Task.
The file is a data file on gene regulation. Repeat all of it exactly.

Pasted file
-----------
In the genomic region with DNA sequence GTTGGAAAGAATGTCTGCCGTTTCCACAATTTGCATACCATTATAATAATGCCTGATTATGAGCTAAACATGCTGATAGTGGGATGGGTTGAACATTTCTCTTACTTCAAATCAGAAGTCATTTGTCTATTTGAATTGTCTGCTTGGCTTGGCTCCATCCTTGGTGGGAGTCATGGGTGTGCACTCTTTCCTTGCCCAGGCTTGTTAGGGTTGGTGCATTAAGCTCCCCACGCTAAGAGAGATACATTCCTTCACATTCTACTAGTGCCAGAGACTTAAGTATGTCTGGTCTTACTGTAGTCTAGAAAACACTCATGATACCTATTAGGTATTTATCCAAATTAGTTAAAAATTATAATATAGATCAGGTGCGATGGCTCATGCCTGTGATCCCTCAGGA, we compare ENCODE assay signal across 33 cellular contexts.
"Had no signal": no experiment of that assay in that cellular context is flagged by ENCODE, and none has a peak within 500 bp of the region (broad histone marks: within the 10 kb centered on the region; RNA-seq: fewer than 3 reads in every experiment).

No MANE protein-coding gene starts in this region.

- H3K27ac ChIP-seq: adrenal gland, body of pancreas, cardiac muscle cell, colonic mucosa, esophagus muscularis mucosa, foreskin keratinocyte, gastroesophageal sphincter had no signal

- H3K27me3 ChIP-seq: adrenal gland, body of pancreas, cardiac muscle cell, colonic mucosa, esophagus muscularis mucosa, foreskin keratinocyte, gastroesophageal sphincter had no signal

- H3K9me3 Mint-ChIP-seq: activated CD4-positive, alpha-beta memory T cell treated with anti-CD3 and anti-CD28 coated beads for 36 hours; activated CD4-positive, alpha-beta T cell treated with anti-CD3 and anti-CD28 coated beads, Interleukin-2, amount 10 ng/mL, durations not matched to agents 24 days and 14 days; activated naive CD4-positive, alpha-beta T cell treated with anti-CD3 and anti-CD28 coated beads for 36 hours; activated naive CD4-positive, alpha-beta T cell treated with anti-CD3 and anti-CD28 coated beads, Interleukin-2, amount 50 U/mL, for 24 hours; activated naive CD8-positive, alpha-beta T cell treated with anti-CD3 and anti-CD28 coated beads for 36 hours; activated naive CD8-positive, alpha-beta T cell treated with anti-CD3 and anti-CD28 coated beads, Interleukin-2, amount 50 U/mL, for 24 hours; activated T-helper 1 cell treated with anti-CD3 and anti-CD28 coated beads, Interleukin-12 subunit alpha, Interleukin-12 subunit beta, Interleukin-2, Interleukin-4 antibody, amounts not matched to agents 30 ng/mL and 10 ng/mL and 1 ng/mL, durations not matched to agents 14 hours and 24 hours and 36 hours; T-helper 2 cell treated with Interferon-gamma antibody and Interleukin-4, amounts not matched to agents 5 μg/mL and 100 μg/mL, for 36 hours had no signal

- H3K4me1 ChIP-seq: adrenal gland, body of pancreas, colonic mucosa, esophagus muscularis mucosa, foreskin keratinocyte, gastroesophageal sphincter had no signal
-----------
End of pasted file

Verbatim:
In the genomic region with DNA sequence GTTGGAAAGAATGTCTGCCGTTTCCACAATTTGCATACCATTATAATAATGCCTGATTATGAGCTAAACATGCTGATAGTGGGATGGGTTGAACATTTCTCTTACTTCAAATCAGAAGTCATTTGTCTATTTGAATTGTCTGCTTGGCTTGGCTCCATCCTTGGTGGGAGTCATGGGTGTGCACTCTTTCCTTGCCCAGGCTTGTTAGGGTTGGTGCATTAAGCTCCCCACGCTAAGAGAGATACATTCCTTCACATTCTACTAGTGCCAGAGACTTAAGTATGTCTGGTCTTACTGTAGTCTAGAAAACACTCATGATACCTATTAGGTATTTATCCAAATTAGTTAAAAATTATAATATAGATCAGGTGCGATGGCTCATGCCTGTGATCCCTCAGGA, we compare ENCODE assay signal across 33 cellular contexts.
"Had no signal": no experiment of that assay in that cellular context is flagged by ENCODE, and none has a peak within 500 bp of the region (broad histone marks: within the 10 kb centered on the region; RNA-seq: fewer than 3 reads in every experiment).

No MANE protein-coding gene starts in this region.

- H3K27ac ChIP-seq: adrenal gland, body of pancreas, cardiac muscle cell, colonic mucosa, esophagus muscularis mucosa, foreskin keratinocyte, gastroesophageal sphincter had no signal

- H3K27me3 ChIP-seq: adrenal gland, body of pancreas, cardiac muscle cell, colonic mucosa, esophagus muscularis mucosa, foreskin keratinocyte, gastroesophageal sphincter had no signal

- H3K9me3 Mint-ChIP-seq: activated CD4-positive, alpha-beta memory T cell treated with anti-CD3 and anti-CD28 coated beads for 36 hours; activated CD4-positive, alpha-beta T cell treated with anti-CD3 and anti-CD28 coated beads, Interleukin-2, amount 10 ng/mL, durations not matched to agents 24 days and 14 days; activated naive CD4-positive, alpha-beta T cell treated with anti-CD3 and anti-CD28 coated beads for 36 hours; activated naive CD4-positive, alpha-beta T cell treated with anti-CD3 and anti-CD28 coated beads, Interleukin-2, amount 50 U/mL, for 24 hours; activated naive CD8-positive, alpha-beta T cell treated with anti-CD3 and anti-CD28 coated beads for 36 hours; activated naive CD8-positive, alpha-beta T cell treated with anti-CD3 and anti-CD28 coated beads, Interleukin-2, amount 50 U/mL, for 24 hours; activated T-helper 1 cell treated with anti-CD3 and anti-CD28 coated beads, Interleukin-12 subunit alpha, Interleukin-12 subunit beta, Interleukin-2, Interleukin-4 antibody, amounts not matched to agents 30 ng/mL and 10 ng/mL and 1 ng/mL, durations not matched to agents 14 hours and 24 hours and 36 hours; T-helper 2 cell treated with Interferon-gamma antibody and Interleukin-4, amounts not matched to agents 5 μg/mL and 100 μg/mL, for 36 hours had no signal

- H3K4me1 ChIP-seq: adrenal gland, body of pancreas, colonic mucosa, esophagus muscularis mucosa, foreskin keratinocyte, gastroesophageal sphincter had no signal